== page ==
The Warner-Neal legislation closely resembled a provision in President Obama’s FY 2017 budget that would deny a routine business tax deduction for certain reinsurance premiums paid to foreign-based affiliates by domestic insurers – the seventh attempt by the president to introduce this specific budget recommendation.

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The Coalition for Competitive Insurance Rates is made up of business organizations, consumer advocacy groups, insurers and their associations. For more information on CCIR, please visit www.keepinsurancecompetitive.com.

Media Contact:

Emily Flynn Pappas

Podesta Group

202-448-5208

epappas@podestagroup.com

Tuesday
Feb092016

FY 2017 Budget Provision to Tax Foreign Insurers Opposed by Bipartisan Coalition 

President’s budget would reduce competition and consumer access to affordable insurance

Washington, DC (February 9, 2016) -- The Coalition for Competitive Insurance Rates (CCIR), the leading voice for continued and increased competition within the insurance industry, today condemned an inequitable provision in President Obama’s FY 2017 budget that would deny a routine business tax deduction for certain reinsurance premiums paid to foreign-based affiliates by domestic insurers. This is the seventh attempt by the president to introduce this specific budget recommendation, despite fervent opposition to the proposal in previous sessions.

“These reinsurance tax schemes are writ large attempts at special interest protectionism,” said top economist Arthur Laffer, who in 2015 published a study, "Do We Want Special Interest Trade Protectionism in the Tax Code?," that warns that what amounts to a reinsurance tariff would result in a capital reduction of nearly $10 billion, as well as a further drop in GDP due to foreign trade retaliation. “Denying this standard business expense deduction will push firms out of the marketplace, reducing coverage and increasing costs for consumers.”

President Obama’s budget measure, which closely resembles legislation (H.R. 2054 and S. 991) proposed in the 113th Congress by Reps. Richard Neal (D-MA) and Bill Pascrell (D-NJ) and Sen. Robert Menendez (D-NJ), would result in a tax increase  on reinsurance companies responsible for maintaining affordable business and consumer access to insurance by spreading risks globally. This proposal has remained under active consideration in Congress, having been included in former Ways and Means Committee Chairman Dave Camp’s (R-MI) tax reform legislation (H.R. 1) in 2014; but it was not proposed by the Senate Finance Committee’s International Tax Reform Working Group in 2015.

In a letter sent today from CCIR to the chairmen and ranking members of the US Senate Finance and House Ways and Means Committees, 31 concerned insurers, business, industry and consumer groups expressed anxiety over the unintended probable consequences of such proposals.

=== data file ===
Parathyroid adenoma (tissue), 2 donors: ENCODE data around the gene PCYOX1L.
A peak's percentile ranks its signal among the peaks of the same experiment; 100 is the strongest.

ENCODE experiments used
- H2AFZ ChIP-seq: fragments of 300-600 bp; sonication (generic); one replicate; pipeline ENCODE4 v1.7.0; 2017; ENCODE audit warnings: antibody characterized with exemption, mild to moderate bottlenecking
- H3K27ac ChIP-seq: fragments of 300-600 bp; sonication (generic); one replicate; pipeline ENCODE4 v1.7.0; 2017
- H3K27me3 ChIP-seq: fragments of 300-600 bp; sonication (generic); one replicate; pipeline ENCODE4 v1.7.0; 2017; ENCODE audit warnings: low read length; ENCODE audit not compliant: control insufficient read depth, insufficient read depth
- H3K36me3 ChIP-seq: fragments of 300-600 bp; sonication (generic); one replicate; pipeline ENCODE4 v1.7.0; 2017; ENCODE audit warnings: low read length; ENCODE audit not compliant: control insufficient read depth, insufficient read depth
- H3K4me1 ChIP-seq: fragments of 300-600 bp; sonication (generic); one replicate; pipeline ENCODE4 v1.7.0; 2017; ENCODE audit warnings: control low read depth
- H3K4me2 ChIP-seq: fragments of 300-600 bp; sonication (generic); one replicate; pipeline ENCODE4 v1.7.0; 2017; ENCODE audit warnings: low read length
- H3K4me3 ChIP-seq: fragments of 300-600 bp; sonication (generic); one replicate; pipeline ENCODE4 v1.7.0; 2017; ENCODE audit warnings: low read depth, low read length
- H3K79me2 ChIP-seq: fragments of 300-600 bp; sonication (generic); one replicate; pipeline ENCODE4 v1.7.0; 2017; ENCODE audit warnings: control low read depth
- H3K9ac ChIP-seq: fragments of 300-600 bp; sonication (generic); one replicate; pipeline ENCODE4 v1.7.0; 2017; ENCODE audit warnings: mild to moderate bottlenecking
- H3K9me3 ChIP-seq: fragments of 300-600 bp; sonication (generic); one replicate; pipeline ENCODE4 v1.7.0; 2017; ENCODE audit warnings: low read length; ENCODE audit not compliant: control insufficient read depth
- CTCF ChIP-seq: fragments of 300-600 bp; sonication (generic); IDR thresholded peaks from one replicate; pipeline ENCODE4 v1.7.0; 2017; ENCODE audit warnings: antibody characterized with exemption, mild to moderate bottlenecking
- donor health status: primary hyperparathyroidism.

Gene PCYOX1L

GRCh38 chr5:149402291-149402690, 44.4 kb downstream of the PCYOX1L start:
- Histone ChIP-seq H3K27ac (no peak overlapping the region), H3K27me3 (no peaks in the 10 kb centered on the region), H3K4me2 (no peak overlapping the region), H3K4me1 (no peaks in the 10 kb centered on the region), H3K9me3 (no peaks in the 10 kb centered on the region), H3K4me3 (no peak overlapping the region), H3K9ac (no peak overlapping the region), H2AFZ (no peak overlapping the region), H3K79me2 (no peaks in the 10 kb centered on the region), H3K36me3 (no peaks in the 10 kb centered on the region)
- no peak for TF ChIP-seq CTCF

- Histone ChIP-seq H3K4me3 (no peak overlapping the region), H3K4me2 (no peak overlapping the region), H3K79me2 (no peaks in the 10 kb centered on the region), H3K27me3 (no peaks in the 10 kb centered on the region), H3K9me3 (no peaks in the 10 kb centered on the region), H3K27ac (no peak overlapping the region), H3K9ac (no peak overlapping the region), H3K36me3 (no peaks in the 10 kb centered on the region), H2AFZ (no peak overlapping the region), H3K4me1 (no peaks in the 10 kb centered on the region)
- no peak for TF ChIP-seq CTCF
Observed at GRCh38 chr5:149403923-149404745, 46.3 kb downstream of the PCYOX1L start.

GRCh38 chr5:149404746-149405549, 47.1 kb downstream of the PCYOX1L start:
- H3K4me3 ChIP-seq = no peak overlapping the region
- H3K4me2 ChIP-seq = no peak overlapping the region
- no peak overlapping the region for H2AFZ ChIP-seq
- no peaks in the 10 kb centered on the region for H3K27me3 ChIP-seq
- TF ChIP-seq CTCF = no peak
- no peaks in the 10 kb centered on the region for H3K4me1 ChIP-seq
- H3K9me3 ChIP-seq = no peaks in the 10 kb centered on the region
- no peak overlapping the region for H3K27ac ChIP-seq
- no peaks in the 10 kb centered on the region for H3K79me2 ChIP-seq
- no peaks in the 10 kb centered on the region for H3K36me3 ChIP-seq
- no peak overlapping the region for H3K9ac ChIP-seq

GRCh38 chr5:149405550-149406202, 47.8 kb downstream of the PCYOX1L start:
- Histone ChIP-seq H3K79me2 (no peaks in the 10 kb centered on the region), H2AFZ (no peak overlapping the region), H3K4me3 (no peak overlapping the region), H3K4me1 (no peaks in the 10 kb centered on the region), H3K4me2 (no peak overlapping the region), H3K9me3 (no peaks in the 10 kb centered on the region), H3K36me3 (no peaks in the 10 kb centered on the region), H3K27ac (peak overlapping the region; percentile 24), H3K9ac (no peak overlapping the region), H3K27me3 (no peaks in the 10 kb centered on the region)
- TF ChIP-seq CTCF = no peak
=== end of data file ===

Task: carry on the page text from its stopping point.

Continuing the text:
“A tax on foreign affiliate reinsurance will stifle the reinsurance industry and drastically reduce competition in the marketplace,” said Tom Feeney, president and CEO of Associated Industries of Florida, a signatory of the CCIR letter. “Limiting U.S. domestic insurance capacity will drive up costs, placing a huge burden on homeowners and businesses. This tax would benefit few at the expense of many, including home owners, insurance companies and small business owners.”

A growing chorus of state and federal officials from across the political spectrum has vocally opposed the reinsurance tax proposals. Current and former state insurance commissioners representing Florida, Georgia, Louisiana, Mississippi, Nevada, North Carolina, Pennsylvania and South Carolina have publicly criticized the measures, as have agriculture commissioners from Florida, North Carolina and Tennessee, and Florida Governor Rick Scott.

A 2015 report issued by the Tax Foundation on the consequences of a tax on the foreign reinsurance industry found that United States’ GDP would experience $1.35 billion in losses over the long term, which is approximately twice the revenue it would collect. In an economic impact study of previously introduced related legislation by Rep. Neal and Sen. Menendez, the Brattle Group, a leading economic consulting firm, found such legislation would have reduced the net supply of reinsurance in the US by 20 percent, forcing American consumers to have paid a total of $11 to $13 billion a year more for their same coverage.

As the Laffer study concludes, “Good tax reform promotes a tax code with the lowest possible tax rate on the broadest possible tax base. Instead, the Obama/Menendez/Neal proposal to eliminate the deduction for foreign reinsurance premiums follows the exact opposite path, applying a high tax rate to a very narrow tax base – a targeted and specific industry. The known result—surely accompanied by a number of unanticipated consequences as well—will be that domestic insurers use less foreign affiliate reinsurance, which will result in less tax revenue than expected and more expensive, less effective insurance.”